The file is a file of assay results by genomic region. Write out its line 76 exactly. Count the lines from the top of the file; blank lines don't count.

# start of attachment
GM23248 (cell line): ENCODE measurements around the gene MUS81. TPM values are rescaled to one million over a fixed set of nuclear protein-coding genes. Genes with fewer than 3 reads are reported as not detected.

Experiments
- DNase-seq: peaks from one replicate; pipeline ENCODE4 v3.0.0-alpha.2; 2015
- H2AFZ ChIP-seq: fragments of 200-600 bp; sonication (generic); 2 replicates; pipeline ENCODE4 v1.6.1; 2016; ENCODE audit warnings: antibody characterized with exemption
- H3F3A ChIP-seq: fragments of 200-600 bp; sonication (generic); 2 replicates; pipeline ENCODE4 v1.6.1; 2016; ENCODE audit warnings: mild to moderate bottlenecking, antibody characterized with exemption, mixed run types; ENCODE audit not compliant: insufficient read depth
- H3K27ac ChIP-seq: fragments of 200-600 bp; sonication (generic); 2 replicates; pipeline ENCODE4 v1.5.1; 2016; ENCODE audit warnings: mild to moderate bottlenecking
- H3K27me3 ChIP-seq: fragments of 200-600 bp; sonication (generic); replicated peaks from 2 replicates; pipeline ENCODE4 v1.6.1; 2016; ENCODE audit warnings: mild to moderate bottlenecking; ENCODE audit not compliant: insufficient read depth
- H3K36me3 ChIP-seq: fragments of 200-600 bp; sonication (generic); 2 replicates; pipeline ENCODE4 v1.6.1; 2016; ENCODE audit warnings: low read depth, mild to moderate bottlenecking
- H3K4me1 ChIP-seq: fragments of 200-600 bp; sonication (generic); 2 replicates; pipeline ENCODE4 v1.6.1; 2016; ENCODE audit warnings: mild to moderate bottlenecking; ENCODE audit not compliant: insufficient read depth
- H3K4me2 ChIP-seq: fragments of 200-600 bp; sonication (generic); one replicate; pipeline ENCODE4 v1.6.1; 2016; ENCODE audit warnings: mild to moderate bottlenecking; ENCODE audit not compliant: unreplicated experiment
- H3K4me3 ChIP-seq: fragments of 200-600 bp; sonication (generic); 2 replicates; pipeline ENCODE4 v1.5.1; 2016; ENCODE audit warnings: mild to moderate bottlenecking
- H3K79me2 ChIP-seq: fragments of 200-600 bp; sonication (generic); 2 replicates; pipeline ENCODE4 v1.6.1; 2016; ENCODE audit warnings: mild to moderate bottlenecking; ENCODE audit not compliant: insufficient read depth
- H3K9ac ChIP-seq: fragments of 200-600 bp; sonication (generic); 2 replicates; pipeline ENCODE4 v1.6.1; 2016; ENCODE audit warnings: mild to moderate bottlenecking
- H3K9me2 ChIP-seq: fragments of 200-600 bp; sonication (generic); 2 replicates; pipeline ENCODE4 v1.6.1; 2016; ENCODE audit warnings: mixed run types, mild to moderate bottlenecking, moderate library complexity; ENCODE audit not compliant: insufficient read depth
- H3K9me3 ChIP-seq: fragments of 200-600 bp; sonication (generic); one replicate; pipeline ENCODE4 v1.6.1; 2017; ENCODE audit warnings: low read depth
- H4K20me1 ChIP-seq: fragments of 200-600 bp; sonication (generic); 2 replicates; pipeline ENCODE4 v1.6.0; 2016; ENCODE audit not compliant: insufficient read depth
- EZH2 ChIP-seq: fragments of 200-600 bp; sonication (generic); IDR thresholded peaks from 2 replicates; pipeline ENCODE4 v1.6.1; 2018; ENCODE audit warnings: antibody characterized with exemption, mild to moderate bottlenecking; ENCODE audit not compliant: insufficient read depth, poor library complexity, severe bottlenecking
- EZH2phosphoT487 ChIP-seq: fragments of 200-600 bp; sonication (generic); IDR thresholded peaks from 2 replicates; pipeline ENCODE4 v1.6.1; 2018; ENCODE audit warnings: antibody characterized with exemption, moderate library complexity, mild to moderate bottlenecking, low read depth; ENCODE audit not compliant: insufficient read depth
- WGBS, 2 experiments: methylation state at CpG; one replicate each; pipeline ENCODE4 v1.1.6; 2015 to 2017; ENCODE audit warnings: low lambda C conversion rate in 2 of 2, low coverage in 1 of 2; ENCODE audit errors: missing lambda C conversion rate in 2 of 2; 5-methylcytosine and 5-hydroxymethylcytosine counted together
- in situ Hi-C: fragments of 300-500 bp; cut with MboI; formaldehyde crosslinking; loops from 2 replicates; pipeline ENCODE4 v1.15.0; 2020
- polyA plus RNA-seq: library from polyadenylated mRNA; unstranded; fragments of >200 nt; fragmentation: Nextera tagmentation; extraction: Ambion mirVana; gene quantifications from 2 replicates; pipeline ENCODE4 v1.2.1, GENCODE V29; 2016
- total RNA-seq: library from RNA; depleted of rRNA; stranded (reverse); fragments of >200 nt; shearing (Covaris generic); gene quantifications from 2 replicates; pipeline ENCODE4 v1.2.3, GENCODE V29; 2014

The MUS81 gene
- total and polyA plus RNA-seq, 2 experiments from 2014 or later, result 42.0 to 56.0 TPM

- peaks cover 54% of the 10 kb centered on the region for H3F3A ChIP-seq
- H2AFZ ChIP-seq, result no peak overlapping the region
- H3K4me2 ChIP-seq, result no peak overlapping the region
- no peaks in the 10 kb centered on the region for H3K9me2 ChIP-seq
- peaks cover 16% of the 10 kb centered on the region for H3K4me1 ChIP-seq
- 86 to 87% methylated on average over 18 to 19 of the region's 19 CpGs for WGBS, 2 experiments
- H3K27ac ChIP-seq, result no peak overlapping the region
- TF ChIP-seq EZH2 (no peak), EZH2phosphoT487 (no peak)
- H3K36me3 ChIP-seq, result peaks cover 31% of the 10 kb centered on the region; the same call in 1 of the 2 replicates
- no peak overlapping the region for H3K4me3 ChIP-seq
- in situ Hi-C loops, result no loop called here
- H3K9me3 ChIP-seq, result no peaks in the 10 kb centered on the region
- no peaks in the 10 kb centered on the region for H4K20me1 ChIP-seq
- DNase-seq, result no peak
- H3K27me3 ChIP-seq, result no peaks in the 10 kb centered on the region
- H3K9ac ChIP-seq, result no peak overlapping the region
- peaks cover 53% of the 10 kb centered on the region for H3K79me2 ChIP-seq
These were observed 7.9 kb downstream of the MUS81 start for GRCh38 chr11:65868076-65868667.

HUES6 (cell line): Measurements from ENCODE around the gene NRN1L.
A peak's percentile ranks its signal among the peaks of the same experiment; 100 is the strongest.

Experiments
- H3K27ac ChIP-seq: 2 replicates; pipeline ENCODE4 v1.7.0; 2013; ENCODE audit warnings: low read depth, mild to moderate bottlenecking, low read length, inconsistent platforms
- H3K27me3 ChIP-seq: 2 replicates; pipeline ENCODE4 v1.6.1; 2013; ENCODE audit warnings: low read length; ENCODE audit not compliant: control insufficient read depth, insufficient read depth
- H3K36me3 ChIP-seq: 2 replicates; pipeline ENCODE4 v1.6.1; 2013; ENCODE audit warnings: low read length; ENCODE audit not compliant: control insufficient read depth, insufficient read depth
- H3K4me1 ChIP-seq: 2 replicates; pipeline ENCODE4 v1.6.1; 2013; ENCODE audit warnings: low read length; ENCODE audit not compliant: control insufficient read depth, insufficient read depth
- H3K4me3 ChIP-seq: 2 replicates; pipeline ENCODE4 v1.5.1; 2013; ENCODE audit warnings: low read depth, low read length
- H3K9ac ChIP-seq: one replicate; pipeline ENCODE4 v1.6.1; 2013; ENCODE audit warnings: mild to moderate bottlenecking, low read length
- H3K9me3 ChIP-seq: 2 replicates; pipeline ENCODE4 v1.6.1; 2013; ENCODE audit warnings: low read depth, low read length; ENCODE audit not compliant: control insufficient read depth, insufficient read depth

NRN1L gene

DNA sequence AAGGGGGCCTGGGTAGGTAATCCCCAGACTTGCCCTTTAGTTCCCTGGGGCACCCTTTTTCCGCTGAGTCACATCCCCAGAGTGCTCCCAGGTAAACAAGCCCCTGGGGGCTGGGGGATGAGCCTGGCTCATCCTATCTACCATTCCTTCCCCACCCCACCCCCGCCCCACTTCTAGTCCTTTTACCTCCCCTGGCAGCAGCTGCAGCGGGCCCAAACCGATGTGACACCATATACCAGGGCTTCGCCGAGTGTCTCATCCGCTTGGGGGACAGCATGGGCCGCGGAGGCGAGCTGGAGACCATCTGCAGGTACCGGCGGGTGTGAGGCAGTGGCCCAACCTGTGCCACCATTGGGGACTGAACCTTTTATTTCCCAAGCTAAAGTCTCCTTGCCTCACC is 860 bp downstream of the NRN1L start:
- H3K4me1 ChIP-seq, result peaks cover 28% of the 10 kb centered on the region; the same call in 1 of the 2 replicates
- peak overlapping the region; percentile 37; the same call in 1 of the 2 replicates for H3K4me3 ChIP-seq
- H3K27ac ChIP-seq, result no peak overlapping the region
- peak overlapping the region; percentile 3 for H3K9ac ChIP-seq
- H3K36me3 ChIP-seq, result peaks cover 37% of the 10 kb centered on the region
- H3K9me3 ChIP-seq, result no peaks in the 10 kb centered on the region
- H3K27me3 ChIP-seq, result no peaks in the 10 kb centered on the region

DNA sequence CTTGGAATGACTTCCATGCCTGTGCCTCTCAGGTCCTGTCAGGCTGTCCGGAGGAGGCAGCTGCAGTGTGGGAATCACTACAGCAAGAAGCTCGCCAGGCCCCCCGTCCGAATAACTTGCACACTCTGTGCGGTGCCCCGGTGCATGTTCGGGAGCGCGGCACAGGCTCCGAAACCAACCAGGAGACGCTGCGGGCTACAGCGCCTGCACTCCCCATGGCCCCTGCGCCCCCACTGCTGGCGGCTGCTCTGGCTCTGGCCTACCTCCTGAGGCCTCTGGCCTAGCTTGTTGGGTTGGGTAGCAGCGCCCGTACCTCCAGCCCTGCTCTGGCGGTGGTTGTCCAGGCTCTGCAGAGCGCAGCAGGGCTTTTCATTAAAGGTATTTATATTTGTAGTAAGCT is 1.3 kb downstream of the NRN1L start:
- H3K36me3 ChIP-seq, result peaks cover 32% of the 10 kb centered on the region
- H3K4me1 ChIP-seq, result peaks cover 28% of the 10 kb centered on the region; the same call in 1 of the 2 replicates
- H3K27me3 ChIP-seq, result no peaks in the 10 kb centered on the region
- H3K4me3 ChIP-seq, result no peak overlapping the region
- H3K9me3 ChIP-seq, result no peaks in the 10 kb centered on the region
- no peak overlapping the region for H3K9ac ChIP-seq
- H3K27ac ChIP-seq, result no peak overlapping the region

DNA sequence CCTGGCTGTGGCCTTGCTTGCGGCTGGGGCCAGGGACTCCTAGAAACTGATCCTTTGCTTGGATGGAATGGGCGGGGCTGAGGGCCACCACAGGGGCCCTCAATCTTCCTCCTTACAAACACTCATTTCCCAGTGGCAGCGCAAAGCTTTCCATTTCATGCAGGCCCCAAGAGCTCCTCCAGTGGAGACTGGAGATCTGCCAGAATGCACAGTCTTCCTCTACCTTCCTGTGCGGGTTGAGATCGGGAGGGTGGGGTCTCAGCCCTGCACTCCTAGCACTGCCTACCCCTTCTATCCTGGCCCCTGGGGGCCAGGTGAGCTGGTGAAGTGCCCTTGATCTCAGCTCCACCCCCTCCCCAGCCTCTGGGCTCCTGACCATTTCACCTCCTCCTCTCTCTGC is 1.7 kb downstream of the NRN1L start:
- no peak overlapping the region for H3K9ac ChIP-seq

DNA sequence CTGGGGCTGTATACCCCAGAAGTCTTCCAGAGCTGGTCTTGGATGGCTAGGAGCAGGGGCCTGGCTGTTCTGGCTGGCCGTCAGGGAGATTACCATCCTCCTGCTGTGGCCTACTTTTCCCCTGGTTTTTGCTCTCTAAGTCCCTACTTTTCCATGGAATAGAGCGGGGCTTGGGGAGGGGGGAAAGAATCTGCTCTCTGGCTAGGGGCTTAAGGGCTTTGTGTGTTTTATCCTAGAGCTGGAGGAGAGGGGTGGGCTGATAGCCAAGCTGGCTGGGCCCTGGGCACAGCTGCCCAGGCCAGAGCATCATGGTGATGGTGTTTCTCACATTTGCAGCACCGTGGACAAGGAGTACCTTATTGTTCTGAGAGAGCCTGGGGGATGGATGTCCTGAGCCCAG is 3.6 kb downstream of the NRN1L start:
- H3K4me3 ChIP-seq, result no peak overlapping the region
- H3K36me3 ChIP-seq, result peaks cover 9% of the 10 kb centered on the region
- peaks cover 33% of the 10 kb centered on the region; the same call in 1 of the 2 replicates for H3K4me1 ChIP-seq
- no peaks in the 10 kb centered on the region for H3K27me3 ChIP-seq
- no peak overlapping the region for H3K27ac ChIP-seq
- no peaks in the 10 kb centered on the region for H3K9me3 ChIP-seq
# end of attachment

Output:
- no peaks in the 10 kb centered on the region for H3K27me3 ChIP-seq